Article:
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EB-5 fraud; SEC announces investigation

EB-5 Fraud in the Chicagoland region; SEC is investigating

September 4, 2015

by: Matthew Kriezelman, Esq.

In an important development, the SEC and USCIS are currently investigating the operations of a Chicago-based EB-5 investment center called the Intercontinental Regional Center Trust of Chicago (IRCTC) and its promoter, Mr. Anshoo Sethi, in connection with the promotion of its offering for the “Chicago Convention Center LLC” investment. The investment promised to build the world’s first zero carbon emission platinum LEED certified hotel and conference center near O’Hare Airport in Chicago.

The Complaint filed by the SEC alleges that Mr. Sethi and his associates fabricated agreements with hotels. The project sold more than $145 million in securities through limited partnership interests to EB-5 investors. The project was particularly heavily marketed in China, and more than 90% of the estimated $11 million in administrative fees collected from investors are estimated to have been spent. It is alleged that Mr. Sethi himself transferred $2.5 million to his personal bank account in Hong Kong.

The claims and documents provided by the IRCTC and Mr. Sethi, in hindsight, contain several obvious discrepancies. Mr. Sethi, at the age of 29, claims to have 15 years of experience in real estate management and development. The agreements between the project and many hotels such as Starwood, the Hyatt, and the Intercontinental Hotel Group were all forged.

A complaint has been filed in the federal district court for the Northern District of Illinois: http://www.sec.gov/litigation/complaints/2013/comp-pr2013-20.pdf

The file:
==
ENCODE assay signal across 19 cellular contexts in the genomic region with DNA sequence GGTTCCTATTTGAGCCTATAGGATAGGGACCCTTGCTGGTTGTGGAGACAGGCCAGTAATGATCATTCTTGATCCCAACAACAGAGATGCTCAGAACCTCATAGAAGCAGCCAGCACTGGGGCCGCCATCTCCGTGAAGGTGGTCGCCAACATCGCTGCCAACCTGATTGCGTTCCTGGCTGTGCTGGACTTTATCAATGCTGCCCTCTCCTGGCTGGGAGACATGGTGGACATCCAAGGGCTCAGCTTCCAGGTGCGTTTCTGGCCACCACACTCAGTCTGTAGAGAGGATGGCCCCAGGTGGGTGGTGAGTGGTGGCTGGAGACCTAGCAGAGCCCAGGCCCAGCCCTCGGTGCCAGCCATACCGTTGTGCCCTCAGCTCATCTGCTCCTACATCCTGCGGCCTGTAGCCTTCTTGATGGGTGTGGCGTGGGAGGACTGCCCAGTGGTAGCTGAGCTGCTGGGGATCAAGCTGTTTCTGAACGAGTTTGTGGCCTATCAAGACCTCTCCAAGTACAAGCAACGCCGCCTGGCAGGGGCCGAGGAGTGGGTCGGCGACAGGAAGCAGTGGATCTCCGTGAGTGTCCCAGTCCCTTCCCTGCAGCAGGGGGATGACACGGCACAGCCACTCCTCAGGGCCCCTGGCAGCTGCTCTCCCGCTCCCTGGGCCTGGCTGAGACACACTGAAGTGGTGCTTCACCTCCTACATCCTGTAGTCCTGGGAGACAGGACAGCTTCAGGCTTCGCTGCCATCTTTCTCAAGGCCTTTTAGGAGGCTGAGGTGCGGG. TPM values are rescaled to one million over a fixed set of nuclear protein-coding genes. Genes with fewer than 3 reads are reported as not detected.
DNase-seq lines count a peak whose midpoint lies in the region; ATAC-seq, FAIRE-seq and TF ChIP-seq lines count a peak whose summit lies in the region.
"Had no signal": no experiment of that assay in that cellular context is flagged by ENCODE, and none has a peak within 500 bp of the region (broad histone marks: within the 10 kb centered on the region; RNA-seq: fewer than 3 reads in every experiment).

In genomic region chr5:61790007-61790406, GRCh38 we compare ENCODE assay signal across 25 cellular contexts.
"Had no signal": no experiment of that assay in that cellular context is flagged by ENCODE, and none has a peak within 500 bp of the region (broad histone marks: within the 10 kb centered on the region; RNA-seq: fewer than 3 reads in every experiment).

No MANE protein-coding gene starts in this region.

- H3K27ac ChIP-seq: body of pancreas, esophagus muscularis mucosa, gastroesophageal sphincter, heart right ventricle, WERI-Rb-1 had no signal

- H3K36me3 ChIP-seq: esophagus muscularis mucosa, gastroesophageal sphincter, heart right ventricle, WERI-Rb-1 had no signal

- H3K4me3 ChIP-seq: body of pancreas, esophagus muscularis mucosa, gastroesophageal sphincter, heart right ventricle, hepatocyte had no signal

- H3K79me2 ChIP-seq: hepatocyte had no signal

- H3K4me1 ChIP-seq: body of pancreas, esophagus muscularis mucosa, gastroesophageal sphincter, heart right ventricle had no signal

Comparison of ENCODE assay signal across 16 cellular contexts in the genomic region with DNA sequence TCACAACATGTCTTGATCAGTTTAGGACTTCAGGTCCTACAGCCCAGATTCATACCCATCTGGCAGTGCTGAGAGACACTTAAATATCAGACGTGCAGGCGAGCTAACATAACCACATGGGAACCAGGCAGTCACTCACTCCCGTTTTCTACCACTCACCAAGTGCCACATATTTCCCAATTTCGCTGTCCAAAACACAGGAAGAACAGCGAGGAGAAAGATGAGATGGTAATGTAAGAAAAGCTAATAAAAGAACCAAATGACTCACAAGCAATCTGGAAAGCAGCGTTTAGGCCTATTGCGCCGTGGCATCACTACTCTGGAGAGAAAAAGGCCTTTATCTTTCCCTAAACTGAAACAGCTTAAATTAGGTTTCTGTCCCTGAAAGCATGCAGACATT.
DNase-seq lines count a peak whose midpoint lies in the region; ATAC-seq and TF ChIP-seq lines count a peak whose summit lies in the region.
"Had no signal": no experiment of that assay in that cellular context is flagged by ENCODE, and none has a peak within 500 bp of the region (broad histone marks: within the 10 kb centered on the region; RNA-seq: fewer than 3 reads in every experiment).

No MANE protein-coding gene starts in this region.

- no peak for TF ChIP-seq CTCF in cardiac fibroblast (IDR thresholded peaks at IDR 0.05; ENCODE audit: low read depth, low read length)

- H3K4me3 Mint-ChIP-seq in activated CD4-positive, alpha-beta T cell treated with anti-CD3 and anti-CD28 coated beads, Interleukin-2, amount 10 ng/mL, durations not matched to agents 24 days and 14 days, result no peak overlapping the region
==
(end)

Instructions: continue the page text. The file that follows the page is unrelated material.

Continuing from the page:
This unfortunate situation once again highlights the importance of conducting due diligence and retaining qualified immigration counsel for an EB-5 investment, even where such investments are to be made in regional centers.

Employment-based Immigration Updates

Proposed work authorization of H-4 dependent spouses:

September 2, 2015

by: Matthew Kriezelman, Esq.

The Department of Homeland Security has proposed an amendment of its regulations to extend the availability of employment authorization to H-4 dependent spouses of principal H-1B nonimmigrants who have begun the process of seeking lawful permanent resident status through employment, and have extended their authorized period of admission or “stay” in the U.S. under section 104(c) or 106(a) of Public Law 106-313, also known as the American Competitiveness in the Twenty-First Century Act of 2000 (AC21).

Allowing the eligible class of H-4 dependent spouses to work encourages professionals with high demand skills to remain in the country and help spur the innovation and growth of U.S. companies.

This proposed amendment must go through a lengthy review process and it may take a few more months before the Department of Homeland Security issues proposed regulations, which require notice and comment before they can then become final regulations.

H-1B visa filing dates for FY 2014:

H-1B visas subject to the annual cap of 65,000 to be filed for FY 2014 can be submitted to USCIS on April 1, 2013. The earliest start date for new H-1B applications is October 1, 2013, but of course not all applications are subject to the quota.

The cap has been exhausted earlier and earlier in recent years, and early preparation is critical to obtaining an approved H-1B petition for FY 2014. LCA processing times are currently at least 7 business days, and small employers in particular will need to ensure that they have adequate documents to warrant a timely approval.

Employers should identify all employees who may need H-1B work authorization and may be subject to the cap. Current F-1 or J-1 employees, individuals seeking to change to H-1B from another work status, and individuals who are presently outside the United States may all require cap-subject H-1B applications.

Employers who meet the USCIS’s requirements for exemptions from the quota, including institutions of higher education, related or affiliated nonprofit entities, nonprofit research organizations, or governmental research organizations, can submit H-1B petitions at any time during the year.

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